SpaceX has successfully launched the Formosat 5 satellite into orbit and completed their fifteenth successful first stage landing. The launch was commissioned by the government of Taiwan and took off at 2:51 pm Eastern from Vandenberg Air Force Base in California. After reaching an altitude of 720 kilometers, the satellite was deployed into a sun-synchronous orbit.
The Formosat 5 satellite was developed by Taiwan’s space agency, the National Space Organisation (NSPO). The satellite weighs just 450-kilograms which was no problem for the SpaceX Falcon 9 rocket that features a maximum payload capacity of more than 50 times that weight. The satellite is fitted with ultra-high resolution cameras that are capable of taking panoramic shots at a resolution of two meters and colour shots at a resolution of four. Additionally, the satellite features an ionospheric science instrument that was developed by a Taiwanese university. Formosat 5 will take over from Formosat-2 which was retired by NSPO almost a year ago.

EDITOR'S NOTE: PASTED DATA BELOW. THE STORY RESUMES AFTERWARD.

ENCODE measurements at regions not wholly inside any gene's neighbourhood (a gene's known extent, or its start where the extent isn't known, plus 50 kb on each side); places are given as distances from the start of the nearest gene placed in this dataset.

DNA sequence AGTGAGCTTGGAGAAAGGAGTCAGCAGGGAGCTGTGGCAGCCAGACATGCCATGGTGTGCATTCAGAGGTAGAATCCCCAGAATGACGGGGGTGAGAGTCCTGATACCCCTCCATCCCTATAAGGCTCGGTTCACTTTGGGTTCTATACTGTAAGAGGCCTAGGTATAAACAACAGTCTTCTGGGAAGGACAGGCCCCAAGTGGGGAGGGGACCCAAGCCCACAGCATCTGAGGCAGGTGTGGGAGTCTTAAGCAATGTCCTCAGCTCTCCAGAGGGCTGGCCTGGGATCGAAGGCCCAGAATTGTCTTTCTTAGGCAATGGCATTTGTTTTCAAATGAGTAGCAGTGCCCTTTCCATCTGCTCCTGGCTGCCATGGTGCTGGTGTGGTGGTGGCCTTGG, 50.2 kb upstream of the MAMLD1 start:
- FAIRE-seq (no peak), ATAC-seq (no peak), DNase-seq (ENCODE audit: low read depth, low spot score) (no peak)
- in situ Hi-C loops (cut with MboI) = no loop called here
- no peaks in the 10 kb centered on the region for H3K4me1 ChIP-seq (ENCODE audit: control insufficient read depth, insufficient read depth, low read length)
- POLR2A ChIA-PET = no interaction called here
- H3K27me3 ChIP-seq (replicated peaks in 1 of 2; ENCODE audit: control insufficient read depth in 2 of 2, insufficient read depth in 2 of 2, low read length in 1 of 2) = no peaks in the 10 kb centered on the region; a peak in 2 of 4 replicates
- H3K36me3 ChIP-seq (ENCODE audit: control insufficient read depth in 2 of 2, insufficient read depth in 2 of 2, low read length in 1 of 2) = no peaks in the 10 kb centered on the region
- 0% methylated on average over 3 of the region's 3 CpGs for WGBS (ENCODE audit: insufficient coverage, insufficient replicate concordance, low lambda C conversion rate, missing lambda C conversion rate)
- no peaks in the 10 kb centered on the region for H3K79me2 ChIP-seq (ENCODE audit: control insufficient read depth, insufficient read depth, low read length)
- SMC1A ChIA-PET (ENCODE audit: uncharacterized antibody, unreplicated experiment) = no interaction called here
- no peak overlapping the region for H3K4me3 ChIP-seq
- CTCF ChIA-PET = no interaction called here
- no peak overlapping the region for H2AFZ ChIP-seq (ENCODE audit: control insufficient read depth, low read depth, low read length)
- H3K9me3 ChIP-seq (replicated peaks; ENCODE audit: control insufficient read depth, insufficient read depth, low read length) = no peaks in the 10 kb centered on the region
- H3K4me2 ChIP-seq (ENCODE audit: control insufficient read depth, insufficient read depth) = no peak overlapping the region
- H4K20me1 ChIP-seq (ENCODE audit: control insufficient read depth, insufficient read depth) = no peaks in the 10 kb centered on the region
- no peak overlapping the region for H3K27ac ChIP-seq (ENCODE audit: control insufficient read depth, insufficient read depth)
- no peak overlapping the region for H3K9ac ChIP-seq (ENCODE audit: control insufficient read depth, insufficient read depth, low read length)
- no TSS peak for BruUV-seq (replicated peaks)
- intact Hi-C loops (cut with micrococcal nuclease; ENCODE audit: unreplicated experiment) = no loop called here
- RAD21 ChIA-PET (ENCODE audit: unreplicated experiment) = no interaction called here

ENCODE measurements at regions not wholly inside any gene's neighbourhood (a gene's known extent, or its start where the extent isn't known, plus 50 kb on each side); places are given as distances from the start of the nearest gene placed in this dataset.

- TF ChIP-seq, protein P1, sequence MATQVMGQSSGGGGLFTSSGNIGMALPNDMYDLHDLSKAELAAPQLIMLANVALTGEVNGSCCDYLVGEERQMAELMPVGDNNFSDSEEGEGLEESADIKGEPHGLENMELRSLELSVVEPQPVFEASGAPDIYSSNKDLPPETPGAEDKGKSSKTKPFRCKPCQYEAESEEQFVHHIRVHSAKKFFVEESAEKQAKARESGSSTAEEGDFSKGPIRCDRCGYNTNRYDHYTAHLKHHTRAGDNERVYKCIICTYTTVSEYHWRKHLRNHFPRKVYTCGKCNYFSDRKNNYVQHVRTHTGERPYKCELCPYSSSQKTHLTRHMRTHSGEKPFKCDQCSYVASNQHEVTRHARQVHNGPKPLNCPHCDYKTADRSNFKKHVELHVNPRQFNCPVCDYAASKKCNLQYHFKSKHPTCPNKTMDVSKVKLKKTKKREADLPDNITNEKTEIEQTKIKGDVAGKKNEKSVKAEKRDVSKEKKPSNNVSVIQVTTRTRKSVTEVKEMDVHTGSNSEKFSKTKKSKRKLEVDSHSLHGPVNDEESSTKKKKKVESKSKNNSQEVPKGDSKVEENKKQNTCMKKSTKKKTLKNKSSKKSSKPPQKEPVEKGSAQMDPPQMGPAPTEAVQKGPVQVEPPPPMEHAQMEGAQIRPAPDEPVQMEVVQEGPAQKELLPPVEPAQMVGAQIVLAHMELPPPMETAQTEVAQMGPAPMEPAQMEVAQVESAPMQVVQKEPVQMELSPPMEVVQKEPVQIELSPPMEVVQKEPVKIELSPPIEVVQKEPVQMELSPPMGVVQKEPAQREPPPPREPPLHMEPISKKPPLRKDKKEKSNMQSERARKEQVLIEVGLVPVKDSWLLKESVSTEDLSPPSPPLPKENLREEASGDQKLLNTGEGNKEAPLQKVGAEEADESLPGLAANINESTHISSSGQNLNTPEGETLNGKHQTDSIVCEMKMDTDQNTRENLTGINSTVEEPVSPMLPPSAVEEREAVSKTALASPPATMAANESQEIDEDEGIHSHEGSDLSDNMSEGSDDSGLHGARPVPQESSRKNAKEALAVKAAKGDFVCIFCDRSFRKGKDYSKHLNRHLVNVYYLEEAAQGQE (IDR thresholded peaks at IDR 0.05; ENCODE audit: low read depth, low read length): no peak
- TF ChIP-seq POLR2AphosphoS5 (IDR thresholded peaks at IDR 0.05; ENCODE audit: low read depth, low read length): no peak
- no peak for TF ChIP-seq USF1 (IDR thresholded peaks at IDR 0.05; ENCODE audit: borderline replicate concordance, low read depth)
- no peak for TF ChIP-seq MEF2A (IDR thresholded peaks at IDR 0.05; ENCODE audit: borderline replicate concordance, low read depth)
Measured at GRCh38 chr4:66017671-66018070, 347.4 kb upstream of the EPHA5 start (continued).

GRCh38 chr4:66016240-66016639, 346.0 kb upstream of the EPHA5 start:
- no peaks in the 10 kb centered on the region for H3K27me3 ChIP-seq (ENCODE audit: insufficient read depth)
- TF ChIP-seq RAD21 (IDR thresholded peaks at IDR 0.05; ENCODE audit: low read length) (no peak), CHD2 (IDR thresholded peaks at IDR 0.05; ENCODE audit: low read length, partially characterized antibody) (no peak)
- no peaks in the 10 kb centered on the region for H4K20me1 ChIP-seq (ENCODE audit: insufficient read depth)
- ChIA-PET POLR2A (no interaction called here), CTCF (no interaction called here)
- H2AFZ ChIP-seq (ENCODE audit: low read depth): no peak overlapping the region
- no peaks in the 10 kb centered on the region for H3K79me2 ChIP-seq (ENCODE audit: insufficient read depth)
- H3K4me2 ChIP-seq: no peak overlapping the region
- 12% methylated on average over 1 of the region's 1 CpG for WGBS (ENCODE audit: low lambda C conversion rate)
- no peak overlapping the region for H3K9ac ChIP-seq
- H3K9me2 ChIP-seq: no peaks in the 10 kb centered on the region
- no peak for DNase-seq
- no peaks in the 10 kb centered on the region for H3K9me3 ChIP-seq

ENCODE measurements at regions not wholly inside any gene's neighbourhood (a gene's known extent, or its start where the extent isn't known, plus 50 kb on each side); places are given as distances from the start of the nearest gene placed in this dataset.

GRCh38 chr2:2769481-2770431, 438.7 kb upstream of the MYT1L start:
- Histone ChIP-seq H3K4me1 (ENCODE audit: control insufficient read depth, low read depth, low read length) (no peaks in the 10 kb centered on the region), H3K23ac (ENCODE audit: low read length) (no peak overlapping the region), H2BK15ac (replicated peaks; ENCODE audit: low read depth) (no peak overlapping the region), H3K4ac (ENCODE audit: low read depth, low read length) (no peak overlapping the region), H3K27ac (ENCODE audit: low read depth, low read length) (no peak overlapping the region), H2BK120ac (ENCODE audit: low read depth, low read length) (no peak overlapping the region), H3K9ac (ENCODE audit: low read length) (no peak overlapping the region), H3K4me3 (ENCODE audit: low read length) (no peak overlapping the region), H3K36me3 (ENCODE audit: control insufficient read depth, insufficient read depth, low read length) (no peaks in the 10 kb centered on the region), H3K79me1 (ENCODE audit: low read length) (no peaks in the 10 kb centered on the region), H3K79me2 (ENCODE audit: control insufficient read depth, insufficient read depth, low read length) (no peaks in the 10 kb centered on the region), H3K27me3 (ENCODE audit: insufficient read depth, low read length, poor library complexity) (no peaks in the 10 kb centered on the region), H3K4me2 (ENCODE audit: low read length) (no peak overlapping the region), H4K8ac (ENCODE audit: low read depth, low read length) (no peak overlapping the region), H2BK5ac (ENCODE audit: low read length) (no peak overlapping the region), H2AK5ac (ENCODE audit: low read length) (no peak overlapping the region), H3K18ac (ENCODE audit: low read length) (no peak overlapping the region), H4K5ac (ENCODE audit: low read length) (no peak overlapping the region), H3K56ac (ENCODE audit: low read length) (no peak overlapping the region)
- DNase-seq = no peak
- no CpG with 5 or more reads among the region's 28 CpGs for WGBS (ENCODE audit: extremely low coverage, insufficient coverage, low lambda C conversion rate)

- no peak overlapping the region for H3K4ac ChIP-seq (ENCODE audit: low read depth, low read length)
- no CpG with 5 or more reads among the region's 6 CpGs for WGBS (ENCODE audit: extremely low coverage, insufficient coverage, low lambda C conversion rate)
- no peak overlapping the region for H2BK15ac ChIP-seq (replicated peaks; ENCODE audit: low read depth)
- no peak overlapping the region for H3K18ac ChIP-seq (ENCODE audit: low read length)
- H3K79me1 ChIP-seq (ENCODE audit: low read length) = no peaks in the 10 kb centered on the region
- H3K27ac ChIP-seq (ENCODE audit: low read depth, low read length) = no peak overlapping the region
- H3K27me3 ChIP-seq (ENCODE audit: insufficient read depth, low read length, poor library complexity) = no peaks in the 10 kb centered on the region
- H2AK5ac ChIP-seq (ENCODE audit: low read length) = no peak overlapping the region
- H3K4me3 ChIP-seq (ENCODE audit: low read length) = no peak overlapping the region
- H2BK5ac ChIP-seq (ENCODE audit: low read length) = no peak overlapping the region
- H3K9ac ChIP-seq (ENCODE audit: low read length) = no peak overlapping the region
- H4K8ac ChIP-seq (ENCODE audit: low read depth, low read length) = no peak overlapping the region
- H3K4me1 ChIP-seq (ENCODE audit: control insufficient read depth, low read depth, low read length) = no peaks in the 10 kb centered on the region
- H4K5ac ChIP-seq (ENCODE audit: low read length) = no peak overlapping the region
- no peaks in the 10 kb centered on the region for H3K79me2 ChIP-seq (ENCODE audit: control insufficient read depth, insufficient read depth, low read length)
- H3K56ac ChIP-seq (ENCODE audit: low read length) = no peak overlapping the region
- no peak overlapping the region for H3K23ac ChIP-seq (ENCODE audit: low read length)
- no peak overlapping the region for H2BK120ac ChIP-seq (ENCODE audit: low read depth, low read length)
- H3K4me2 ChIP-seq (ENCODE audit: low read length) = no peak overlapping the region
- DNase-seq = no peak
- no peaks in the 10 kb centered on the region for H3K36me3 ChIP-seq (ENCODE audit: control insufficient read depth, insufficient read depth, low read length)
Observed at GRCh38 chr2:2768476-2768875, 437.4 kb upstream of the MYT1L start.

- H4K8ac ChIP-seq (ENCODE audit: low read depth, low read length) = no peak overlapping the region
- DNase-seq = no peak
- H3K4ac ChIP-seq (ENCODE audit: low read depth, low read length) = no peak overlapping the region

Although Thursday’s launch does mark yet another engineering success for Elon Musk’s SpaceX, it should also be noted that the launch was a commercial disaster for the company. The contract signed in 2010 outlined that SpaceX would launch the Formosat 5 satellite from a Falcon 1e for around $23 million. However, due to unexpectedly low demand for the smaller Falcon 1e rocket, SpaceX scrapped the model in favour of a more focused effort on the larger Falcon 9. A launch aboard a Falcon 9 costs more than double that of its now defunct predecessor the Falcon 1e at $62 million a launch. As a result, SpaceX will be out a staggering $14 million following Thursday’s launch. This, however, does not take into account the possible reusability of the Falcon 9’s booster which accounts for 70% of the total cost of a launch. If SpaceX is able to reuse the booster in future launches, it will likely significantly reduce the impact of the Formosat 5 mission.